Subpar despite solid S&P500, Nikkei225 close on Thanksgiving Day

  • Asian indices are displaying a subpar performance as anxiety soars ahead of FOMC minutes.
  • Rising Covid-19 infections in China have restricted upside in related indices.
  • Accelerating supply worries and a consecutive drop in oil inventories are supporting oil prices.

Markets in the Asian domain are displaying a subpar performance despite solid gains reported by S&P500 on Tuesday. Asian equities have turned cautious ahead of the release of the Federal Open Market Committee (FOMC) minutes, which are due on Thursday. The US dollar index (DXY) has displayed signs of recovery after dropping to near 107.00 amid mixed responses from the market sentiment.

At the press time, ChinaA50 declined marginally by 0.10%, Hang Seng gained 0.65%, and Nifty50 added 0.12%. Meanwhile, Japan’s Nikkei225 is closed on Wednesday on account of Thanksgiving Day.

Chinese markets are failing to gain traction despite overall optimism in the global markets. Rising infections of Covid-19 are expected to force the Chinese administration to return to lockdown curbs as the only measure to curtail the spread.

Outside Asia, the Reserve Bank of New Zealand (RBNZ) has announced a rate hike by 75 basis points (bps). Earlier, the central bank was hiking its Official Cash Rate (OCR) by 50 bps. The RBNZ hiked its OCR by 50 bps consecutively in five monetary policies.  A bigger rate hike announcement by the RBNZ cleared that the central bank is worried about escalating inflationary pressures. The price rise index has not displayed signs of exhaustion nor has a peak yet confirmed.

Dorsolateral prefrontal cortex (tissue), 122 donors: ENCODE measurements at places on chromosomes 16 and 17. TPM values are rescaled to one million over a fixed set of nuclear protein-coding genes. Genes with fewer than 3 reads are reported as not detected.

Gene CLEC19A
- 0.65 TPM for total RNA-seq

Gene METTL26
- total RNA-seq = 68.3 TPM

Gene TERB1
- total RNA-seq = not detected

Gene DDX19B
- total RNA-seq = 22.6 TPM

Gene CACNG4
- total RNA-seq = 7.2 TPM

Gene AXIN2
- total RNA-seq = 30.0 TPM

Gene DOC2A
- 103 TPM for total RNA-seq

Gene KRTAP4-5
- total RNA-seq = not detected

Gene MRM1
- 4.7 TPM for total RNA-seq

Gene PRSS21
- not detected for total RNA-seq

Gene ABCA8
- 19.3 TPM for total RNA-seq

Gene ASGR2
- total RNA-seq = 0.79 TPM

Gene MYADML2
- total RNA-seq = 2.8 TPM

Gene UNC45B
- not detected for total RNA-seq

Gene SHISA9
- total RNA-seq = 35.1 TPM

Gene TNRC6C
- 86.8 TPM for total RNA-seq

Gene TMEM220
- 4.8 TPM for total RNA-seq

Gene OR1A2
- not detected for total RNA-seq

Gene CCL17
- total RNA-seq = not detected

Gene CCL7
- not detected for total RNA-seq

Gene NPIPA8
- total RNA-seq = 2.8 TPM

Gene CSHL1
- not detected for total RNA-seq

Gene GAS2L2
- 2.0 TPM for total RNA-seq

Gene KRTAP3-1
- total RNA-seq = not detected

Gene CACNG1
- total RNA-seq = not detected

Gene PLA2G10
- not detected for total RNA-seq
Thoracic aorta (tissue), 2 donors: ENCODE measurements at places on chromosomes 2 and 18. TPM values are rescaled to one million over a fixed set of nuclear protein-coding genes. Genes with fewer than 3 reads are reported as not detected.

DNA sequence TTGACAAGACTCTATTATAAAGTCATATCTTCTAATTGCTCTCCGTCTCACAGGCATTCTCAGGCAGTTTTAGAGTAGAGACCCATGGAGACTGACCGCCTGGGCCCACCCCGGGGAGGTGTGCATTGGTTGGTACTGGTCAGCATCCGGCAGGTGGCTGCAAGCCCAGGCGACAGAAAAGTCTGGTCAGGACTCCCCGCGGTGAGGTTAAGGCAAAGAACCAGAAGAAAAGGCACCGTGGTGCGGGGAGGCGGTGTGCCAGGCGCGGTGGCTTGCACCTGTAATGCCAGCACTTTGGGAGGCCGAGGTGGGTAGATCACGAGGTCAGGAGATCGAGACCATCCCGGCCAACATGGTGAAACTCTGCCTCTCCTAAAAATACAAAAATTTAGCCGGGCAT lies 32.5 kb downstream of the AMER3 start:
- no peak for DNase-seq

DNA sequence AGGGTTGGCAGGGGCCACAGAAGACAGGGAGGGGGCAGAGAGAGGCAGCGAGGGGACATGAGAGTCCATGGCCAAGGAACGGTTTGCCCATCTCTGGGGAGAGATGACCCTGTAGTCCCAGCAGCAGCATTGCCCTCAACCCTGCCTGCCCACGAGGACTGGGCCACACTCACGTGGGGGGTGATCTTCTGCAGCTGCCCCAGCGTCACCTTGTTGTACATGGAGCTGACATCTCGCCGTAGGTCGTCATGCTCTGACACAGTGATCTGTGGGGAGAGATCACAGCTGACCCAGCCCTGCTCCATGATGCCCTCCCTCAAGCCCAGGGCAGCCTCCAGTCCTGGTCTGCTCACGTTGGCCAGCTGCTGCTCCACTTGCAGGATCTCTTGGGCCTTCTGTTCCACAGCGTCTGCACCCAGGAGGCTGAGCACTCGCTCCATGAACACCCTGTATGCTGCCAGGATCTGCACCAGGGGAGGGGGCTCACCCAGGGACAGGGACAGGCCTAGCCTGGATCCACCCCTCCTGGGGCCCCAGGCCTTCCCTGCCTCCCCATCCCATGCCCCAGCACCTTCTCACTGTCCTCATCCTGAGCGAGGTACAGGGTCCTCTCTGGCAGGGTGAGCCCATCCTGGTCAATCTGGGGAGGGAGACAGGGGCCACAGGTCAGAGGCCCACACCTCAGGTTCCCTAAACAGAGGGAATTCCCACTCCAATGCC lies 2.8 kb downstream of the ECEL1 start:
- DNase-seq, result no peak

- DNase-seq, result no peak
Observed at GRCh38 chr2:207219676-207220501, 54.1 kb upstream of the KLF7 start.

On the oil front, accelerating supply worries and a consecutive drop in oil inventories reported by the American Petroleum Institute (API) are supporting oil prices. Oil cartel has confirmed that the current OPEC+ deal will continue till the end of 2023. Earlier, the oil exporting countries agreed to cut production of oil by two million barrels each day to boost oil prices. While, US API has reported a drop in oil stockpiles by 4.8 million barrels for the week ending November 18.


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